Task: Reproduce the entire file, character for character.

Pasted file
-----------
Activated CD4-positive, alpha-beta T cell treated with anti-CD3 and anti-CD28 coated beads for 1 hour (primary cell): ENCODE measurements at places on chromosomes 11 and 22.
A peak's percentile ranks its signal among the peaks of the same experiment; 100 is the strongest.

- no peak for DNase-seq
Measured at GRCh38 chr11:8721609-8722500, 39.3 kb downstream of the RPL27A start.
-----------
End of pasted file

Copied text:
Activated CD4-positive, alpha-beta T cell treated with anti-CD3 and anti-CD28 coated beads for 1 hour (primary cell): ENCODE measurements at places on chromosomes 11 and 22.
A peak's percentile ranks its signal among the peaks of the same experiment; 100 is the strongest.

- no peak for DNase-seq
Measured at GRCh38 chr11:8721609-8722500, 39.3 kb downstream of the RPL27A start.